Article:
Five years after receiving the heart of a Nova Scotia man, Julie Lyons will meet his two daughters who made the life-saving transplant possible.
At about 1 p.m. on Friday, passersby at Toronto Pearson Airport could run into an emotionally charged meeting between the three women.
Technically, Lyons is a stranger to Belynda Garcia and Carolyn Cox-Disney. But the heart beating inside her chest is very familiar to the sisters: It originally belonged to their father, Robert John Cox.
Cox, who lived in Musquodoboit Valley, died on April 15, 2011 from a brain injury caused by a fall.
|Robert John Cox, who died in 2011, donated his heart to Julie Lyons, saving her life. (CONTRIBUTED)|
The organ donor permission section of his Nova Scotia Health Card renewal form was unsigned, but even in their grief his daughters allowed his heart to be donated. His liver and kidneys were also donated.
“When my dad passed away, it was probably the hardest time in my life,” Garcia said over the phone from Calgary on Wednesday.
“It was just like a little ray of sunshine, knowing that my dad’s heart actually saved somebody’s life. It’s an amazing feeling.”
Garcia and Cox-Disney told the Chronicle Herald that as the meeting with Lyons nears, they’re running the gamut of emotions from excited to nervous.
The same is true for Lyons. “It won’t be real to me until I actually see them,” she said Wednesday.
The three have written to each other since 2011. But Lyons was the first to try verbal communication.
Cox-Disney emailed Lyons in September, inviting her to their Thanksgiving dinner in Calgary. Lyons immediately called to thank her for the generosity. She couldn’t attend the dinner, but she invited them to join her in Toronto for a Christmas party celebrating her five years as a survivor.
She’s looking forward to hugging them, and thanking them in person for all they’ve given her.
And, if they like, she wants to give them both a chance to feel their father’s beating heart.
“It might be a little harder for them than for me, because I’m used to the thought of having someone else’s heart in my body. But for them, I must seem like a ‘virtual person,’” Lyons said in a phone interview.
“For them to actually see me, and realize that his heart is here, I think it’s going to be really a huge thing for them.”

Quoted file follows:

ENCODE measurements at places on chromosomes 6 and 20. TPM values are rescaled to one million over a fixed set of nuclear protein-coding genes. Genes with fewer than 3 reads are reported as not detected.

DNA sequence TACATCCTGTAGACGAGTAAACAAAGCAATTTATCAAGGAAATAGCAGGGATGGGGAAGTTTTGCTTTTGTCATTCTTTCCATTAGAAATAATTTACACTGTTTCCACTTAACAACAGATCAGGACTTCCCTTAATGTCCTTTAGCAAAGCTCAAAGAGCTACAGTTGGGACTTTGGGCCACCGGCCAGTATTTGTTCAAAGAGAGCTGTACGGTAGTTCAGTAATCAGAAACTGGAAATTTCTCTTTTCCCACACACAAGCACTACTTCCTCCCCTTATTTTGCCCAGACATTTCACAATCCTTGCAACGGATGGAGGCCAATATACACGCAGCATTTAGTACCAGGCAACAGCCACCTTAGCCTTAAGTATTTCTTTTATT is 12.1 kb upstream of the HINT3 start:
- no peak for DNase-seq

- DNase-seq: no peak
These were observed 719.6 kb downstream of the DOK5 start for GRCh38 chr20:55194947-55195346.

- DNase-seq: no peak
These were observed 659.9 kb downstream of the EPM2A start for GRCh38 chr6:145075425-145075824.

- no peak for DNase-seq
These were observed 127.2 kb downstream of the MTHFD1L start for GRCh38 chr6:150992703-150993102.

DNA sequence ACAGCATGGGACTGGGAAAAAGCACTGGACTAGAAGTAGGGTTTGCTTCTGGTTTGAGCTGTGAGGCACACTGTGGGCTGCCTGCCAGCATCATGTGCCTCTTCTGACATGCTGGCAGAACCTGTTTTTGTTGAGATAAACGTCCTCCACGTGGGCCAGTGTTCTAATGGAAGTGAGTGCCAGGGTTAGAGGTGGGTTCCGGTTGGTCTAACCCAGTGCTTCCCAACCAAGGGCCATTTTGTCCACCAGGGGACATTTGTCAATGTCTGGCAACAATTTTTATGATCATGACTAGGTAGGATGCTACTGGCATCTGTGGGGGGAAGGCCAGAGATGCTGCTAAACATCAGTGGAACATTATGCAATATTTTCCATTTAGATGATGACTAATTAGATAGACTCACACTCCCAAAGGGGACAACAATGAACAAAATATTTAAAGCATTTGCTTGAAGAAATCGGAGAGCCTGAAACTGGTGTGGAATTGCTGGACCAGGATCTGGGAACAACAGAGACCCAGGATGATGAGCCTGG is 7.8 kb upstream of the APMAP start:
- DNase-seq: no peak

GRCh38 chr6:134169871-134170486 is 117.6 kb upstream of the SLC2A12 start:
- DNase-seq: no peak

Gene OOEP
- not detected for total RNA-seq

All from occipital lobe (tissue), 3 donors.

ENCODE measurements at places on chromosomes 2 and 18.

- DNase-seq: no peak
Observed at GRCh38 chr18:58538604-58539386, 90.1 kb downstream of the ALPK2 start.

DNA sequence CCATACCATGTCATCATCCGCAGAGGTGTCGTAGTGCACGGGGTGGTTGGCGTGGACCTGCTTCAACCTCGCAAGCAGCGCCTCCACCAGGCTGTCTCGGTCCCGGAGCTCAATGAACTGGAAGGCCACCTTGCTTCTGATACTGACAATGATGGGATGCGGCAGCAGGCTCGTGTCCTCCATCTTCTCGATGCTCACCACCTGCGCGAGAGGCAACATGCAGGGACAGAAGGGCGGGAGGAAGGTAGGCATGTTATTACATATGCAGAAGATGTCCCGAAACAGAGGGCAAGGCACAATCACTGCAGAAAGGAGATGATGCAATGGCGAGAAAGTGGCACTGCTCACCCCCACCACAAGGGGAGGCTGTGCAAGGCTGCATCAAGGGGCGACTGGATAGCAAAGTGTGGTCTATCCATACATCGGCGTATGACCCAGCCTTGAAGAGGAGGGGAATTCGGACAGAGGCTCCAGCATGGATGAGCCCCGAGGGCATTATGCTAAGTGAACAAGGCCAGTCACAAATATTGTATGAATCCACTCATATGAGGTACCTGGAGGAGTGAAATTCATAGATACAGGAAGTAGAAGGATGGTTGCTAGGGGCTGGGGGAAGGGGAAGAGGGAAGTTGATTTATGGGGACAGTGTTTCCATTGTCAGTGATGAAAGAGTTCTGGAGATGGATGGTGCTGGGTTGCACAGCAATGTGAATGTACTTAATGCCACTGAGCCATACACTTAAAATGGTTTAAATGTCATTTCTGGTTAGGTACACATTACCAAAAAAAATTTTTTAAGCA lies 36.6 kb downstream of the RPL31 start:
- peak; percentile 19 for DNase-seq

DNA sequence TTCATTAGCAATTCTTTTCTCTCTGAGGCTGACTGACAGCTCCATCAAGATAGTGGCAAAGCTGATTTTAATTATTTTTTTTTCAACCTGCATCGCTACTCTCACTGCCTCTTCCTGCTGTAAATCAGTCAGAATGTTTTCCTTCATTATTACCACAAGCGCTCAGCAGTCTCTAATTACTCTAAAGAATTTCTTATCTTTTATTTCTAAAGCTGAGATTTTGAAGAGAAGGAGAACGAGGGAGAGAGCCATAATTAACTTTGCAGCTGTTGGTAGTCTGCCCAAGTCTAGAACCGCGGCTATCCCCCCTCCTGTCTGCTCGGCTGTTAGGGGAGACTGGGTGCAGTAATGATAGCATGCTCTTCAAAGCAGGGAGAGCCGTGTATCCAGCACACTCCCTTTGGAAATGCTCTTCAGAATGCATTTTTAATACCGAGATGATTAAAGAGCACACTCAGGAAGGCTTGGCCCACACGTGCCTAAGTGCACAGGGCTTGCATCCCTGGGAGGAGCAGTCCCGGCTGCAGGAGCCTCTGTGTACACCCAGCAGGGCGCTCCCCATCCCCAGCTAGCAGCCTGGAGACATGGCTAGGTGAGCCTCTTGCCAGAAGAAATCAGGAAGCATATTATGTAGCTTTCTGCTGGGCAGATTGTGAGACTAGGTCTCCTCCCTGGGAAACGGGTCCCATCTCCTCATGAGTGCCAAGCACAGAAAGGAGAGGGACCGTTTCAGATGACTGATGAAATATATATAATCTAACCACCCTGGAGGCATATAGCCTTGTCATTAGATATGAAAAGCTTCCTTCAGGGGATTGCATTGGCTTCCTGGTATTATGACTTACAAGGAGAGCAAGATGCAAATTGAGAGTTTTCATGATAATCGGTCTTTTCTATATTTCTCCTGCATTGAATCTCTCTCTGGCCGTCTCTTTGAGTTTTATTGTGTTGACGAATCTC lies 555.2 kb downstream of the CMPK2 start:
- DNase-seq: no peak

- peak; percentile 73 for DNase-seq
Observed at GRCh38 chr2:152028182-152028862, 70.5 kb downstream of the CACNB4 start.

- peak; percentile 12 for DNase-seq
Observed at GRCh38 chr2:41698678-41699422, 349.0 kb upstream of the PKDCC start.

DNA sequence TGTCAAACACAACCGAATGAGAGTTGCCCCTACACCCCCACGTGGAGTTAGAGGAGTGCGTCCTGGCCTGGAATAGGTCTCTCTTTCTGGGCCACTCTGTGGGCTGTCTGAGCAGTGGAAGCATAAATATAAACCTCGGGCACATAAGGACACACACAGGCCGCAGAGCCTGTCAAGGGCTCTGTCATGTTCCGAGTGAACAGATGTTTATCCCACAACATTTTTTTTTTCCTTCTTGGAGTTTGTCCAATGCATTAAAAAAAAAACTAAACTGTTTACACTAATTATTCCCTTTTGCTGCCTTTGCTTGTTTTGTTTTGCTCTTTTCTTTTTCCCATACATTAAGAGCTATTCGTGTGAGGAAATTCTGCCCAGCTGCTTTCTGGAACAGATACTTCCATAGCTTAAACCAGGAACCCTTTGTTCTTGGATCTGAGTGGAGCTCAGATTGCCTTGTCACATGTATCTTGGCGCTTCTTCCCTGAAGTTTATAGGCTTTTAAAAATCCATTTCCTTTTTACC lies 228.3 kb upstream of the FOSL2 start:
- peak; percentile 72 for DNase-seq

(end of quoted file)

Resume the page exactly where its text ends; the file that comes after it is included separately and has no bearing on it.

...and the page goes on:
Since the transplant at the QEII in Halifax, her new heart has been going strong.
Now 61, the retired flight attendant moved to Toronto last year. She has had no complications or relapses, and walks about 10-12 kilometres in the bustling city on a daily basis.
Lyons was born with hypertrophic cardiomyopathy — a congenital disorder that thickens the heart muscle and eventually impedes the flow of blood through the heart. The problem didn’t become serious until 2004, when she had a pulmonary embolism.
She recovered and continued doing the things she loved — gardening, volunteer work and attending dance classes — for three or four years.
The downhill roll started once the fatigue and pain set in. She couldn’t get up for six months because she was short of breath, had congestive heart failure and wasn’t eating due to accumulating fluid. She attempted to continue her routines, but this led her to collapse on the stairs after gardening and even to crash her car.
In 2008, Lyons received a defibrillating pacemaker to regulate her heart and shock it back into rhythm when necessary. By 2010, a left-ventricular assist device had taken over part of her heart’s pumping duties. It was meant to strengthen the heart and act as a bridge toward the end-goal — a transplant.
But the next year, the assist device became infected and Lyons’ condition grew so serious that she rose to the top spot on Canada’s transplant list.
A day after Cox died, Lyons received his heart.
She was told she could write a thank-you letter to the daughters, but she had to keep it anonymous and only use her first name.
From there, she decided to print up her story, set up a table at the Halifax Seaport Market, and share the importance of organ donation with any passersby willing to listen.
During an event for Organ and Issue Donation Awareness Week, a woman approached her. It was Cox’s sister. His daughters reached out soon after and they’ve been in touch ever since.
“I don’t even think about it as being about me. I think it’s about my story. Our story,” Lyons said.
The three women have spent the past few years spreading awareness about the benefits of organ donation.
According to the Canadian Transplant Society, too many people die waiting for an organ. The society says more than 1,600 Canadians are added to organ wait lists every year. While about 90 per cent of Canadians support organ and tissue donation, fewer than 20 per cent make plans to donate.
Garcia said it’s best to talk to people about it, let your family know what you want, and sign the organ donation card.
And don’t assume that you can’t be a donor, she said, because there are different rules at different times.
“And don’t be afraid of it. It’s not weird or scary. You’re saving somebody’s life,” she said. “And if you can’t use your heart, why would you deny someone else using it”?
And plus, she said, it’s “pretty neat” to know her dad’s heart is still beating.
Both daughters say they were really close with their father and it took years of grieving to get to the point where they were ready to meet Lyons in person. Cox-Disney said she really has no idea how she’s going to react.
“I do know that I’m grateful that a piece of my dad is alive and helping someone else,” she said.
“I’m not saying goodbye to my dad, I’m saying hello to somebody else.”
Original publish date: Dec. 1, 2016